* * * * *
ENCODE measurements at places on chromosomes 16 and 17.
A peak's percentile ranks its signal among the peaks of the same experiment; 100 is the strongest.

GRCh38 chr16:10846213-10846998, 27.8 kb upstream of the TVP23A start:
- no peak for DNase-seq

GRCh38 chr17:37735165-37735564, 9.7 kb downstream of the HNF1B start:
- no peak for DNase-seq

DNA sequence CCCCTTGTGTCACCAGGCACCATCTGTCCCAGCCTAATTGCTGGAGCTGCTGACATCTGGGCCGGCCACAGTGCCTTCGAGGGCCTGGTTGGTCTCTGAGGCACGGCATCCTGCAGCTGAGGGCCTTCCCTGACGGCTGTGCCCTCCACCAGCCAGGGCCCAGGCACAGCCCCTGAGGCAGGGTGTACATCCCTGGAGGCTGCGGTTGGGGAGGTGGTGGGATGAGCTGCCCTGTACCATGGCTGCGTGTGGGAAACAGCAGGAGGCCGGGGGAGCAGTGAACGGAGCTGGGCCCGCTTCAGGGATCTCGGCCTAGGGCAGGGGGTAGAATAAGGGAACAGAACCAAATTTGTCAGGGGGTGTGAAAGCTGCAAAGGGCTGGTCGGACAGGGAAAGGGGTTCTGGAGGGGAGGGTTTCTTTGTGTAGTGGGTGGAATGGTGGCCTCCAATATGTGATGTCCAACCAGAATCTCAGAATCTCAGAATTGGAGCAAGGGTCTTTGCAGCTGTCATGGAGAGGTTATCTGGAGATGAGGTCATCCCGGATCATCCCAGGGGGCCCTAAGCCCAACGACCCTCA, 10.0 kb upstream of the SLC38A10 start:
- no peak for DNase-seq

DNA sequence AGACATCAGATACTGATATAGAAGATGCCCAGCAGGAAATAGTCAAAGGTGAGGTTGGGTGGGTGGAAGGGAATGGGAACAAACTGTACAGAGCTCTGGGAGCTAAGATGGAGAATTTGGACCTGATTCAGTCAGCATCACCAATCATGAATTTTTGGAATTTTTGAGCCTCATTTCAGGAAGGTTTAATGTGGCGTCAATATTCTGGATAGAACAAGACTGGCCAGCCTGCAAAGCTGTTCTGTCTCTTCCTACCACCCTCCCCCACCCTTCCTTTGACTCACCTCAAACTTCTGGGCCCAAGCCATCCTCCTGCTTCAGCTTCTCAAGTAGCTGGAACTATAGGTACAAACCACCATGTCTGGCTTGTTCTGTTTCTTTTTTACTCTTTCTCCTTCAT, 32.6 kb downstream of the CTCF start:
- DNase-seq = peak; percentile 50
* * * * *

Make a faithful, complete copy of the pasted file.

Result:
ENCODE measurements at places on chromosomes 16 and 17.
A peak's percentile ranks its signal among the peaks of the same experiment; 100 is the strongest.

GRCh38 chr16:10846213-10846998, 27.8 kb upstream of the TVP23A start:
- no peak for DNase-seq

GRCh38 chr17:37735165-37735564, 9.7 kb downstream of the HNF1B start:
- no peak for DNase-seq

DNA sequence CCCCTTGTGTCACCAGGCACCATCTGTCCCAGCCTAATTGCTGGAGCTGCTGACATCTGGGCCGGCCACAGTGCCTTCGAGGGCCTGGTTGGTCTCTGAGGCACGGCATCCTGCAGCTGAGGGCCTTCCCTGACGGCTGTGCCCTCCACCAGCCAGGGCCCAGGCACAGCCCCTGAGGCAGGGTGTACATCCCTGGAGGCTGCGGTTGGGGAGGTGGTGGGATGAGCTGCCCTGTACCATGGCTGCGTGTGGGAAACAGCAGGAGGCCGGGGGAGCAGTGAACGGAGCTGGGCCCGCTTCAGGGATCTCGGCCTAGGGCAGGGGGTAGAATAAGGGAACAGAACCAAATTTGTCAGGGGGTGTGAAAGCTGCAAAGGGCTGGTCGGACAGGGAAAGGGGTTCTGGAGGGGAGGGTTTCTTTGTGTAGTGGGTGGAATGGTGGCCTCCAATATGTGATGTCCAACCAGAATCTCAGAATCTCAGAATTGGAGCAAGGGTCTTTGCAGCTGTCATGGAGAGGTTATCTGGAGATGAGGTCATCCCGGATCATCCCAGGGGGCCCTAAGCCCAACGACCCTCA, 10.0 kb upstream of the SLC38A10 start:
- no peak for DNase-seq

DNA sequence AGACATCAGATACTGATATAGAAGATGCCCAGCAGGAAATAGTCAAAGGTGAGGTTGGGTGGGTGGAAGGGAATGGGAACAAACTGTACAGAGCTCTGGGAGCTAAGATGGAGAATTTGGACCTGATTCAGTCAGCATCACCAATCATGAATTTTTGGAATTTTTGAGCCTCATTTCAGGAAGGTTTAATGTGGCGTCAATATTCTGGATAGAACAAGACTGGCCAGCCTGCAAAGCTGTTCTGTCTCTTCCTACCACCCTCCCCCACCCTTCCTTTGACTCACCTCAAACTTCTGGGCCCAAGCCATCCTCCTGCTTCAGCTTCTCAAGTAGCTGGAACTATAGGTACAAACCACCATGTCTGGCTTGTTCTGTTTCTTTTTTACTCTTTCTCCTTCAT, 32.6 kb downstream of the CTCF start:
- DNase-seq = peak; percentile 50